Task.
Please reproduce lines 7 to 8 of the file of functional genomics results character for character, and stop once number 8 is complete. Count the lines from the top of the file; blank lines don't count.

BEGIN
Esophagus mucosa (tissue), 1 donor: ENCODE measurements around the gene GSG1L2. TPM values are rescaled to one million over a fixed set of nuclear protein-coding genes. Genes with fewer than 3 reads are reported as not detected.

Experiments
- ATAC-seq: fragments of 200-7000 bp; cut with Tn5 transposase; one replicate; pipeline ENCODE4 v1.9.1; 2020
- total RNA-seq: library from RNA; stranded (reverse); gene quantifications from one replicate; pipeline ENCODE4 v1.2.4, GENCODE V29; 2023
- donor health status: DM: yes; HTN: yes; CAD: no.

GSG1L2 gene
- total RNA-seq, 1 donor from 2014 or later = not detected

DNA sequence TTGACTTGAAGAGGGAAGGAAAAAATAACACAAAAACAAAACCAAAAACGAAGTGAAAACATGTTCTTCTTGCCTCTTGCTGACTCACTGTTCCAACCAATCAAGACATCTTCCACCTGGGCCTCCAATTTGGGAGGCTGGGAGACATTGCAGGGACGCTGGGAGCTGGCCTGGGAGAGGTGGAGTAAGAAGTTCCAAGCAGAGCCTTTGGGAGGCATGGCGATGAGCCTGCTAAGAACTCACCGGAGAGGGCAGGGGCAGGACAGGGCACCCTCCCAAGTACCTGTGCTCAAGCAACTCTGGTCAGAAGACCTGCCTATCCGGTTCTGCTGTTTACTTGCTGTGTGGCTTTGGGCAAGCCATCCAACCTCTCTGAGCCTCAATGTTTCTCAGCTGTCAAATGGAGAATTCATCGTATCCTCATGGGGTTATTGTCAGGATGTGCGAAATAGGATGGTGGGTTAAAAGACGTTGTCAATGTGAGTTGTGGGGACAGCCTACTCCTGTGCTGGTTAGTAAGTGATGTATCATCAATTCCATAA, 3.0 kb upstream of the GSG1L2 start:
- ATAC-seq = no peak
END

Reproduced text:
- total RNA-seq, 1 donor from 2014 or later = not detected

DNA sequence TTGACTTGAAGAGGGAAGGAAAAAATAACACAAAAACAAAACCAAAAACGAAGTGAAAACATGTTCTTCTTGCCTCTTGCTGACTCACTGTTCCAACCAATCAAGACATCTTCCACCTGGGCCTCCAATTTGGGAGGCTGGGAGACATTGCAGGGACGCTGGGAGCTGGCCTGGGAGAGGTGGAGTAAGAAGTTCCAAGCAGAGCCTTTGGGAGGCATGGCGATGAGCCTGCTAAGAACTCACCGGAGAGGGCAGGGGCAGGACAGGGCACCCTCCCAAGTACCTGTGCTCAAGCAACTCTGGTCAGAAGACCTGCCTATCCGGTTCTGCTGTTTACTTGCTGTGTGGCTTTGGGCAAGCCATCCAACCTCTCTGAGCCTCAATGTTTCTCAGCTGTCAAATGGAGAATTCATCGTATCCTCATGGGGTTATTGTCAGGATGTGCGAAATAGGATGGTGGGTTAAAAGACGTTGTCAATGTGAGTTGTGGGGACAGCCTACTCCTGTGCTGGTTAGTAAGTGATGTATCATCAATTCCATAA, 3.0 kb upstream of the GSG1L2 start: